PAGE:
Syndicated lending volume hit a new high in the second quarter, thanks in part to investment banking services that banks now offer.

A total of $228 billion of syndicated loans came to market in the quarter, eclipsing the previous record of $203 billion set in the third quarter of 1994, according the Loan Pricing Corp.

Bankers acknowledged that the whopping total included $60 billion of refinancing. But they pointed out that many of the deals closed in the quarter included bond and equity components that are not a part of the traditional bank business.

The multifaceted deals underscore the progress banks have made in exploiting the convergence of commercial and investment banking as Congress continues to consider removing the remaining Depression-era barriers between the businesses.

"We saw from the competitive point of view the importance in leveraged acquisitions of being able to provide and raise capital for the entire right-hand side of the balance sheet," said Chad Leat, head of loan syndications at Chase Manhattan Corp.

Among the deals that illustrated the soup-to-nuts financing was a deal for the spinoff of the Six Flags amusement park business that was part of a $9 billion financing led by Chemical Banking Corp. for Time Warner.

In addition to providing a traditional bank loan for $600 million, Chemical was the sole arranger of a $285 million junk bond offering, acted as an merger and acquisition adviser to Six Flags, and made an equity investment through its venture capital unit.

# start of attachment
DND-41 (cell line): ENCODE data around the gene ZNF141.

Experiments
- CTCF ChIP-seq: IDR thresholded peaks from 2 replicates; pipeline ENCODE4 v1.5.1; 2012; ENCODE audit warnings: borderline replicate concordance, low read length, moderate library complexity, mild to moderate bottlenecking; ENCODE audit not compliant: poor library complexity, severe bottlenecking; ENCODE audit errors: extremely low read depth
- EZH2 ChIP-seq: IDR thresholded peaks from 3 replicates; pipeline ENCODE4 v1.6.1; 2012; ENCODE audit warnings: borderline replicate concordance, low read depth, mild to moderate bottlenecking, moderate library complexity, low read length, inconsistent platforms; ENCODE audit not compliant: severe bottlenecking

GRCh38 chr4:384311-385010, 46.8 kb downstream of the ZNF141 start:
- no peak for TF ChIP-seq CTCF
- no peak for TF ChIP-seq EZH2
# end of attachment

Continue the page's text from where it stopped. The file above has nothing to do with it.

A similar scenario unfolded in a financing for Dominick's Grocers by Chase Manhattan and Bankers Trust New York Corp. that included a $430 million bank loan, a subordinated bridge loan for $150 million that was replaced by bonds, and an equity account of about $100 million.

In a third example, NationsBank Corp.'s Texas unit led an $80 million bank loan for Day International Corp. in a financing that also included a $100 million bond issue led by NationsBank Corp. and Donaldson Lufkin & Jenrette.

Bankers pointed out that investment banks such as Credit Suisse, Goldman Sachs, Merrill Lynch, and DLJ are answering banks' forays into their territory by increasing their syndicated loan activity, but have yet to make a major impact.

Loan Pricing statistics showed that the most profitable loans - leveraged transactions - fell to $17 billion from $25 billion the previous quarter.

Bankers said competition has driven pricing for investment grade credits about as low as it is likely to get. "On the non-investment-grade sector, the bad news is pricing is going lower; the good news the credit structure is strong," one banker said.

"We haven't seen the kind of deterioration of credit structure that we saw in the late '80s," he added, noting conservative levels of capital, leverage, and interest coverage.

"The equity component in a leveraged transaction today is somewhere around 20% to 25%," compared with 5% to 10% in the boom years, he said.

Chemical, the perennial leader in syndicated lending, again topped the ranking, acting as agent in 96 deals for $77.9 billion and a 22% market share. It led the biggest financing of the quarter, a $9.5 billion consolidation of credit lines for AT&T Corp.

J.P. Morgan & Co., acting as agent in 37 loans totaling $43.5 billion, ranked second, followed by Citicorp, with 61 loans for a total of $40.6 billion.

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